|Workplace and HIV Employees
Nov 21, 2004
I am doing a case study that asks me what my legal and ethical responsibility is to my employer (in a health care setting) if one of my fellow employees came to me and disclosed that he/she had tested positive for HIV. Ethically I know my own answer but legally I have no clue what I should do?
| Response from Ms. Breuer
If you are a supervisor, you represent the company and are legally bound to keep that person's medical information confidential. That means not disclosing it to anyone in the organization without the person's (preferably written) permission. (My reference here is to HIPAA and laws regarding privacy in the workplace.)
If you are a co-worker, the legal constraints on the privacy of medical information do not apply the same way, because legally you don't represent the company in the role of employer. However, I need to ask: why would you disclose the person's diagnosis to anyone? What outcome would you want/expect?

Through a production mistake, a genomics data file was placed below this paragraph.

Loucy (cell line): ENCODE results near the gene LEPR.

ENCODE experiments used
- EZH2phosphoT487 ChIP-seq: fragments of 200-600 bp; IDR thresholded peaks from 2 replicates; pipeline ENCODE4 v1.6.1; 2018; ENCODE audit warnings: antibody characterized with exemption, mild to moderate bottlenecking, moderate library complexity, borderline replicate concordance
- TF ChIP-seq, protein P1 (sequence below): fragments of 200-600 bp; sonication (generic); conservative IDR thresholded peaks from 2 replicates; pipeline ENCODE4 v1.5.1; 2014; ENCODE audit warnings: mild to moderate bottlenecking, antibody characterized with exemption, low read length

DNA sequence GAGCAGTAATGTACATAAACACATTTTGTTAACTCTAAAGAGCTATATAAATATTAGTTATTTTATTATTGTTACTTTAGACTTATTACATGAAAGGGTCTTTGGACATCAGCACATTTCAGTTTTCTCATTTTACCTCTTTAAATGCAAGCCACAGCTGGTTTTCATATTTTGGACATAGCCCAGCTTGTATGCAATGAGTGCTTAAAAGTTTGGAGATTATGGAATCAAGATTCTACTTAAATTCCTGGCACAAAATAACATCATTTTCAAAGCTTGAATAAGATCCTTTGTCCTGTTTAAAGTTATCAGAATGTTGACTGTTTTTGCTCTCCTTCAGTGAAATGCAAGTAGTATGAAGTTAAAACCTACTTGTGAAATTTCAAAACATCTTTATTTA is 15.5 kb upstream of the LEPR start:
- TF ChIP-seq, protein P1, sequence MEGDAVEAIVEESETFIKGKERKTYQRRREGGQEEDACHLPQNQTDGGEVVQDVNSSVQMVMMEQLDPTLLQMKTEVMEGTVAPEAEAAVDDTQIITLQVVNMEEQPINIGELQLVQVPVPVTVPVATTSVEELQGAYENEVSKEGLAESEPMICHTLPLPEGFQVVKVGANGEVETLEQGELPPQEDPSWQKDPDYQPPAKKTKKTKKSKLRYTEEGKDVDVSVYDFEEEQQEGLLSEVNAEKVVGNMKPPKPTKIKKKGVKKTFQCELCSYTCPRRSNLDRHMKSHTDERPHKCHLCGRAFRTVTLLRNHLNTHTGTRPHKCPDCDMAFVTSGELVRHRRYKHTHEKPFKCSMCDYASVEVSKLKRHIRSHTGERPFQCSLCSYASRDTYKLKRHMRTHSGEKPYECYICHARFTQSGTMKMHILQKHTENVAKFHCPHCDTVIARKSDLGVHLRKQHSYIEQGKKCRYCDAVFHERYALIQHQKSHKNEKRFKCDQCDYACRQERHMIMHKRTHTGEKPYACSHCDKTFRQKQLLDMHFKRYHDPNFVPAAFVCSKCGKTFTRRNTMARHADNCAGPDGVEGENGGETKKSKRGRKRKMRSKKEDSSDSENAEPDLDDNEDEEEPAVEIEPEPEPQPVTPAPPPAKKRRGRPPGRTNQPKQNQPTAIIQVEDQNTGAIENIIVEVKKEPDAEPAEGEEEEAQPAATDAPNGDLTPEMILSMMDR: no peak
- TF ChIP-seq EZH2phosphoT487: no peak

Your responsibility to your employer, whether you are a supervisor or not, is to perform the duties of your job to your best capabilities. Beyond that, I believe we all have ethical responsibilities to our employers to treat everyone--coworkers, clients, customers, supervisors, board members--with dignity and respect. Disclosing someone's private medical information does not fall into that category.
I hope that's the ethical conclusion you've reached. If it isn't, I hope you'll write again and engage in dialog about that. Good luck with the case study.
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